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Raz0rEdge
04-28-2017, 11:31 AM
A new twist on the malware landscape that uses legitimate certificates to thwart the built-in protections of macOS. Once installed, the malware will monitor all network traffic and could steal any data it seems useful..

The whole thing, of course, starts with a phishing email relating to taxes (since all of us in the US just filed ours) that fools you into downloading a zip file..

This cannot be stressed enough. Government agencies (regardless of country) don't send you email with random ZIP files about whatever they are responsible for. So the IRS will not email you about taxes. If they want to contact you, they will use a very official letter sent through USPS and nothing else. So, do not click on any of these emails..

Read more: http://www.mactrast.com/2017/04/new-mac-malware-uses-apple-developer-certificate-infect-machines/

ferrarr
04-28-2017, 12:13 PM
Thanks for the heads up Ashwin.

chscag
04-28-2017, 03:38 PM
I read that this morning in my daily "Macworld Review email letter". This one is a real nasty especially if it gets your permission as Ashwin pointed out. It's bad enough I had to pay the IRS this year, so I can't imagine getting "Phished" by malware pretending to be them. Double whammy!

Be careful out there! ;D

MacInWin
05-03-2017, 12:43 PM
It's blocked already. You can test for it. In Terminal, enter this

cat /System/Library/CoreServices/XProtect.bundle/Contents/Resources/XProtect.plist |grep -A1 "OSX.Dok.B"

I got that from an article on how to check your XProtect version:

http://osxdaily.com/2017/05/01/check-xprotect-version-mac/

Raz0rEdge
05-03-2017, 12:51 PM
<Mr. Burns>Excelleeeeent!</Mr. Burns>

docx
05-03-2017, 12:58 PM
Nice. Thank you

ProTruckDriver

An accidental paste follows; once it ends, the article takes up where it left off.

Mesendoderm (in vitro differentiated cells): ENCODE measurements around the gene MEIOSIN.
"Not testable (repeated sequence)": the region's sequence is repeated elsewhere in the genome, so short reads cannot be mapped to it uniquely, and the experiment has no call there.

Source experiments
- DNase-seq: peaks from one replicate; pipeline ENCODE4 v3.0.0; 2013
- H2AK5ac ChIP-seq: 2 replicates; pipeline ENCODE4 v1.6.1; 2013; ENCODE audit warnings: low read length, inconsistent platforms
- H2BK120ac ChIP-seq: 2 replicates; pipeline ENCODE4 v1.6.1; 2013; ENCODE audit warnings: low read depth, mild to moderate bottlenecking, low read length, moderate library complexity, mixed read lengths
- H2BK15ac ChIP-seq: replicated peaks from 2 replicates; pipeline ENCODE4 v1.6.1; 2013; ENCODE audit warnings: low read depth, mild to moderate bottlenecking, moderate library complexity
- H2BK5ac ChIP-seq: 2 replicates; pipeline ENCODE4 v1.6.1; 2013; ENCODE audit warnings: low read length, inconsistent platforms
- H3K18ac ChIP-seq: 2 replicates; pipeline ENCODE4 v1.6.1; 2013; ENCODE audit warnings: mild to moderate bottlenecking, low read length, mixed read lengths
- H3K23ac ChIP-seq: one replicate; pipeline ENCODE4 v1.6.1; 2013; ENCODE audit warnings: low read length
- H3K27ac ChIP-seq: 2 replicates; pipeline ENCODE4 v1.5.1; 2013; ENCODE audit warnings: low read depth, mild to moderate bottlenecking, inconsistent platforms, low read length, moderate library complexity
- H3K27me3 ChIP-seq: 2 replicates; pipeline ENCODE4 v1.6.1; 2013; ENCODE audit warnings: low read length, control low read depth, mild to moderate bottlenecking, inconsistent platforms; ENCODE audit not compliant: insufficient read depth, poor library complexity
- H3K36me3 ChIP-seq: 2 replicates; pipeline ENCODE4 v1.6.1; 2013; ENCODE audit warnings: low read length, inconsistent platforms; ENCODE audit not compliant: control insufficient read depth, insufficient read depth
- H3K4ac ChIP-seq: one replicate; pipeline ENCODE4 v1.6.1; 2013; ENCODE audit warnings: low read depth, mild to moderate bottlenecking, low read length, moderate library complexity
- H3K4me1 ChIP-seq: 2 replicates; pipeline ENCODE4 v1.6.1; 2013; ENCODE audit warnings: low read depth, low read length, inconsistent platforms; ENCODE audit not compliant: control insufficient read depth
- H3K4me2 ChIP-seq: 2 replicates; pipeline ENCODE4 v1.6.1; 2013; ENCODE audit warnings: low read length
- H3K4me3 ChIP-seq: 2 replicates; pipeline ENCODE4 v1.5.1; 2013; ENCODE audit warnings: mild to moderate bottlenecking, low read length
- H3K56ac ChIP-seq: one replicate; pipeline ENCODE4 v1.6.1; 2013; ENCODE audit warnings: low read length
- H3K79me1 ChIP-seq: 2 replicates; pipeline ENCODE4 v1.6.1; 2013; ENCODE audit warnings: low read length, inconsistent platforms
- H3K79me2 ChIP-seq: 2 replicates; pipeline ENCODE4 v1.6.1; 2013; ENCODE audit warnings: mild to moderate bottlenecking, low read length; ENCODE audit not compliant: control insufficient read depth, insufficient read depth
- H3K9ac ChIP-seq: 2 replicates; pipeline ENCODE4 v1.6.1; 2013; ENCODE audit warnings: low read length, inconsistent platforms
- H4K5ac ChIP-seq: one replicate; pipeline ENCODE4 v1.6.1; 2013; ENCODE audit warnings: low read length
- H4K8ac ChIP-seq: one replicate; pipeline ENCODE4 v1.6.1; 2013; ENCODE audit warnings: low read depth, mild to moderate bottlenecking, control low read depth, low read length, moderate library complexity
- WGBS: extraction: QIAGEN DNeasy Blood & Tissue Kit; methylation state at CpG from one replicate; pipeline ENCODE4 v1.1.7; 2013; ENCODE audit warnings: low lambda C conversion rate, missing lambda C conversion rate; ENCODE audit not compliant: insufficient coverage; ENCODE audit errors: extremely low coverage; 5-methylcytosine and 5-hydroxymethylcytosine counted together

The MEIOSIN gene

05-03-2017, 01:43 PM
Thank you for the information :)

chscag
05-03-2017, 03:34 PM
It's blocked already. You can test for it. In Terminal, enter this

Thanks Jake. Good stuff. :)

RadDave
05-03-2017, 11:38 PM
It's blocked already. You can test for it. In Terminal, enter this

cat /System/Library/CoreServices/XProtect.bundle/Contents/Resources/XProtect.plist |grep -A1 "OSX.Dok.B"

I got that from an article on how to check your XProtect version:

http://osxdaily.com/2017/05/01/check-xprotect-version-mac/

Thanks Jake - so I ran the above in Terminal and received the return shown below, so assume I'm fine? Dave :)
.
26395

MacInWin
05-04-2017, 01:00 AM
Dave, the fact that the grep returned the string says that you are fine. If it had NOT returned the string name, then your Xprotect would have needed updating.

Randy B. Singer
05-04-2017, 07:30 AM
A new twist on the malware landscape that uses legitimate certificates to thwart the built-in protections of macOS. Once installed, the malware will monitor all network traffic and could steal any data it seems useful..

Apple patched the MacOS against this malware before any of us had even heard of it.

OSX.DOC is a Trojan, not a virus. It arrives attached to an e-mail message. It can be completely avoided by not opening any e-mail attachments called “Dokument.zip”. (Or simply not opening any attachments to any e-mails that you aren't expecting or which don't come from someone you know.)

More importantly:
“Apple has already revoked the certificate used to sign the app, so, at this point, anyone who encounters this malware will be unable to open the app and unable to be infected by it.”
https://blog.malwarebytes.com/threat-analysis/2017/04/new-osx-dok-malware-intercepts-web-traffic/

RadDave
05-04-2017, 02:42 PM
Dave, the fact that the grep returned the string says that you are fine. If it had NOT returned the string name, then your Xprotect would have needed updating.


Apple patched the MacOS against this malware before any of us had even heard of it.

OSX.DOC is a Trojan, not a virus. It arrives attached to an e-mail message. It can be completely avoided by not opening any e-mail attachments called “Dokument.zip”. (Or simply not opening any attachments to any e-mails that you aren't expecting or which don't come from someone you know.)

More importantly:
“Apple has already revoked the certificate used to sign the app, so, at this point, anyone who encounters this malware will be unable to open the app and unable to be infected by it.”
https://blog.malwarebytes.com/threat-analysis/2017/04/new-osx-dok-malware-intercepts-web-traffic/

Thanks Jake - that was my assumption, especially after Randy's further clarification above. Dave :)

Rod Sprague
05-06-2017, 01:31 AM
Thanks everybody, nice to stay abreast of these things.

Alwyn
05-15-2017, 10:34 AM
Yes we have had similar e-mails in UK purporting to come from our equivalent HMRC although none of them has included any attachments. Instead they suggest that the recipient is entitled to a refund etc.

Rod Sprague
05-16-2017, 03:09 AM
Are you? 😁